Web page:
Scientists at the University of St. Andrews, United Kingdom, reported the first development of a truly invisible material in the New Journal of Physics on November 7. 2010.
Although cloaks designed to shield objects from both Terahertz and Near Infrared waves have already been designed, a flexible material designed to cloak objects from visible light poses a greater challenge because of visible light’s smaller wavelength and the need to make the metamaterial’s constituent part – meta-atoms – small enough to interact with visible light.
In a process called optical conformal mapping or transformation optics (TO) metamaterials have been structured to produce a near invisible flexible sheet.
The St. Andrews’ research team, led by EPSRC Career Acceleration Fellow Dr. Andrea Di Falco, have developed an elaborate technique which frees the meta-atoms from the hard surface (‘substrate’) they are constructed on. The researchers predict that stacking them together can create an independent, flexible material, which can be adopted for use in a wide range of applications.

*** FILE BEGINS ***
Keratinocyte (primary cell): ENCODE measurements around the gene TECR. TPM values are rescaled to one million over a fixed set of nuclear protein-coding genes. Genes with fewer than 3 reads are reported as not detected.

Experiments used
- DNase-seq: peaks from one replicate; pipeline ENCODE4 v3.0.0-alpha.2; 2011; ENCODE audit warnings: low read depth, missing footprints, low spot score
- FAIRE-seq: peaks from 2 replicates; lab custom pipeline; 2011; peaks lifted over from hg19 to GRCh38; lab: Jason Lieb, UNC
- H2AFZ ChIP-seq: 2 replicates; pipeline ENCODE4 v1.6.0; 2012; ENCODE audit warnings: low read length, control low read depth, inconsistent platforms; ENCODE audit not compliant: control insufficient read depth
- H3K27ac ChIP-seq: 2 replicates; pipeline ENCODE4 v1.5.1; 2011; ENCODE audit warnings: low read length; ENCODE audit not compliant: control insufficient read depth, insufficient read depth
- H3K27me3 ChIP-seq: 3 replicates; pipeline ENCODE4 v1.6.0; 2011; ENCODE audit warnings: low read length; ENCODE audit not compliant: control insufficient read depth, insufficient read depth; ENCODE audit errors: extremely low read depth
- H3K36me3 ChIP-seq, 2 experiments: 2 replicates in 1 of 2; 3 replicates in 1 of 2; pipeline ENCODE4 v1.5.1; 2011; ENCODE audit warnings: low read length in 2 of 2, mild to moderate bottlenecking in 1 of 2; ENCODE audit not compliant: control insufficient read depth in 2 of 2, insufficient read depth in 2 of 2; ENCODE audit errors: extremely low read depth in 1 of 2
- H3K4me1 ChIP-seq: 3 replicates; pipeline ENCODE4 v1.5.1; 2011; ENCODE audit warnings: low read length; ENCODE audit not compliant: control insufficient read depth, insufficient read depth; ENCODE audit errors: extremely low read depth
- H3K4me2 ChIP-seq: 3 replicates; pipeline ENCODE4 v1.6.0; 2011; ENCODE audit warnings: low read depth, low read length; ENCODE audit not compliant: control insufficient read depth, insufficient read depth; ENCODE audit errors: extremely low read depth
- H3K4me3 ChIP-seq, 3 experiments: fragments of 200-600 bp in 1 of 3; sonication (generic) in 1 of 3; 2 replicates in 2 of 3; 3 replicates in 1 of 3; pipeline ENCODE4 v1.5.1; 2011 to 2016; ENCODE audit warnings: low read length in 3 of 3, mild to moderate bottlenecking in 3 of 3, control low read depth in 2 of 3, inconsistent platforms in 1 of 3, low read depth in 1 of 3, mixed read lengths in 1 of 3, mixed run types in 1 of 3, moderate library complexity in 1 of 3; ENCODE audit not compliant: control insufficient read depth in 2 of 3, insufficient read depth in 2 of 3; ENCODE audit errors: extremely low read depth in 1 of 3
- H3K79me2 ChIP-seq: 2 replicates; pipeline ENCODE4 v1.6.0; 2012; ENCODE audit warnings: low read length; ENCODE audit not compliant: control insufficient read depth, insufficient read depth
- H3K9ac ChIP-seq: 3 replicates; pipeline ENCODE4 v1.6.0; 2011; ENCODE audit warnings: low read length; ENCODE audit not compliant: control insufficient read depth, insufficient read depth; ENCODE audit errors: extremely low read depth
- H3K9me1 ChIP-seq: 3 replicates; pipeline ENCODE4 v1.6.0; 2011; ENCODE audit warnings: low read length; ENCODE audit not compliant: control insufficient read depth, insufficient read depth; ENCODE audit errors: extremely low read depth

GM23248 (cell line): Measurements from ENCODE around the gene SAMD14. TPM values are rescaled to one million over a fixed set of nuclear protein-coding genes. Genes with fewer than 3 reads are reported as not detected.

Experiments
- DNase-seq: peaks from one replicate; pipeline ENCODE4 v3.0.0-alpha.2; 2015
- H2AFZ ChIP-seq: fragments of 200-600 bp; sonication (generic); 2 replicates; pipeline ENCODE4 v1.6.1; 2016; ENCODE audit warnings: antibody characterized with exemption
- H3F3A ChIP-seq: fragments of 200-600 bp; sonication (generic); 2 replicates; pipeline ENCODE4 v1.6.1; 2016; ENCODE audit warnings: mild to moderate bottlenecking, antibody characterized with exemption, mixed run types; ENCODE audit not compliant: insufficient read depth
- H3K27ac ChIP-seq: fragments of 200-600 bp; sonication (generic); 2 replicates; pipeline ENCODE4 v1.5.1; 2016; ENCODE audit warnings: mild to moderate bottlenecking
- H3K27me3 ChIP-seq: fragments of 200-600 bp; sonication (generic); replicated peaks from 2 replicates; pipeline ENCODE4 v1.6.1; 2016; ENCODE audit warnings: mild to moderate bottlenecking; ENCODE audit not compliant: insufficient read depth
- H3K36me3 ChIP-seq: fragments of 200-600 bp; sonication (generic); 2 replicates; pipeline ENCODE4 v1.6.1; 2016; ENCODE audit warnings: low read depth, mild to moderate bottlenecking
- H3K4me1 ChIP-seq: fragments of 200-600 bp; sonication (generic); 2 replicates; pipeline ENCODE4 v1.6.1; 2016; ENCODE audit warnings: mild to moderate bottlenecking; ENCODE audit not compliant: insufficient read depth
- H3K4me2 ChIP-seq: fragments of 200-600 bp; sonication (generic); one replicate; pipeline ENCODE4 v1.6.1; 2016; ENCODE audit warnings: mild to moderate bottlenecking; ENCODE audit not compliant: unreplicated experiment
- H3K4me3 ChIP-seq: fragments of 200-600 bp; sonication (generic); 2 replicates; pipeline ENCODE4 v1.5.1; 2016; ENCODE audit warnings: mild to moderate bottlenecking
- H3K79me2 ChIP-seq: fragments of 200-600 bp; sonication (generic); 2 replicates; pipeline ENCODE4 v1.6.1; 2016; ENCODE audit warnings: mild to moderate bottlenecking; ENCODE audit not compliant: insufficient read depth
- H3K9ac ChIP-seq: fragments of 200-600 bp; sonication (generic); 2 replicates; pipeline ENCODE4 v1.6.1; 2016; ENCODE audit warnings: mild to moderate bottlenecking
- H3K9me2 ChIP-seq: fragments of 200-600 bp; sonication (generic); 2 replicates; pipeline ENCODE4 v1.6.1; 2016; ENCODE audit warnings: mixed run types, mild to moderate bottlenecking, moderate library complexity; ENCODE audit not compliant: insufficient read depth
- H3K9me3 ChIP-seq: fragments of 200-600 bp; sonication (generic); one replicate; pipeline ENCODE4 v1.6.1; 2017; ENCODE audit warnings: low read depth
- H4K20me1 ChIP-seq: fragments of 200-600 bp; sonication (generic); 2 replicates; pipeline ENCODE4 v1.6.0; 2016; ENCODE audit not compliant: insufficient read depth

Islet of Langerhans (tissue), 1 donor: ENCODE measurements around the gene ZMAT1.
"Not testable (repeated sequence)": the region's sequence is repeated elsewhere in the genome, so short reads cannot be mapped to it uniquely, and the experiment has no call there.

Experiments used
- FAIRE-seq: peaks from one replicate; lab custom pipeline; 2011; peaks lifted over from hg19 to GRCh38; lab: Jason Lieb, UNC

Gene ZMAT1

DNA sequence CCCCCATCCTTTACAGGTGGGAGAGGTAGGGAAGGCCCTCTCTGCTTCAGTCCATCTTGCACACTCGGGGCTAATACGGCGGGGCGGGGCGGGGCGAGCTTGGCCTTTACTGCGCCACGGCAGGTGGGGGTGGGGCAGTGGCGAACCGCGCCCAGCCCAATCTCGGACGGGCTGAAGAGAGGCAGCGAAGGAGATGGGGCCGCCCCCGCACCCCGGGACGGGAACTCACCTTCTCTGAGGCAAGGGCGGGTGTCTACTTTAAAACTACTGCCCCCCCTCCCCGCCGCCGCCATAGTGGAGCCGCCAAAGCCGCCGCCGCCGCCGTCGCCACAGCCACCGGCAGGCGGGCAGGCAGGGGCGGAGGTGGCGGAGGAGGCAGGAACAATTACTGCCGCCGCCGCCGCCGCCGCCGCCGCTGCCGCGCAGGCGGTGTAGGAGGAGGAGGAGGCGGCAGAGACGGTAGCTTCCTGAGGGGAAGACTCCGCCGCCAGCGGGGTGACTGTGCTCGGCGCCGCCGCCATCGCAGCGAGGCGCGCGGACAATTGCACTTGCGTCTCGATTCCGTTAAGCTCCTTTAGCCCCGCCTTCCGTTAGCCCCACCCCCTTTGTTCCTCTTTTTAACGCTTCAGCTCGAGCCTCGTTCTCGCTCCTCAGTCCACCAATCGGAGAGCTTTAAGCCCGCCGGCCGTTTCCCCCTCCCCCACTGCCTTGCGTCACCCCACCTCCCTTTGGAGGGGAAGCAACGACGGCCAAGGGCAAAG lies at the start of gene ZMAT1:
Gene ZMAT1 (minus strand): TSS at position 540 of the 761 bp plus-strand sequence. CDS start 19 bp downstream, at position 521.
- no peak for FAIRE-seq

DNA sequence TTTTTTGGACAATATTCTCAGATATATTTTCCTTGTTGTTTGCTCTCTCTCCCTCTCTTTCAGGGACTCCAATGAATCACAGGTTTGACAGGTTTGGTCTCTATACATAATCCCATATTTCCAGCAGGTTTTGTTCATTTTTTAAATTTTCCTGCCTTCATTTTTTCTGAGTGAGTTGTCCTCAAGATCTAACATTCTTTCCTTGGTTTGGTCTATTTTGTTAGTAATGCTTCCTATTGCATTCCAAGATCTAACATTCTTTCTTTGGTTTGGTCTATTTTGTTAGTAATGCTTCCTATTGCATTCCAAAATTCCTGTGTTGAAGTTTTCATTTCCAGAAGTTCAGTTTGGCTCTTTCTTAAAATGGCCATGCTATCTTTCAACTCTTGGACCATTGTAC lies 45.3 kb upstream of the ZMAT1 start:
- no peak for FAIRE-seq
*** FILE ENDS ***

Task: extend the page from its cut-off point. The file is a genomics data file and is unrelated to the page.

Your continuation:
Dr. Di Falco commented, “Metamaterials give us the ultimate handle on manipulating the behavior of light. The impact of our new material Meta-flex is ubiquitous. It could be possible to use Meta-flex for creating smart fabrics placed on disposable contact lenses to create superlenses that could further enhance vision. Typical lenses generally have some form of limitation, such as aberration or limited resolution, but these perfect lenses would have none of these deficiencies.
Flexible metamaterials at visible wavelengths
Andrea Di Falco, Martin Ploschner and Thomas F Krauss School of Physics and Astronomy, University of St. Andrews, North Haugh, KY16 9SS, Fife, UK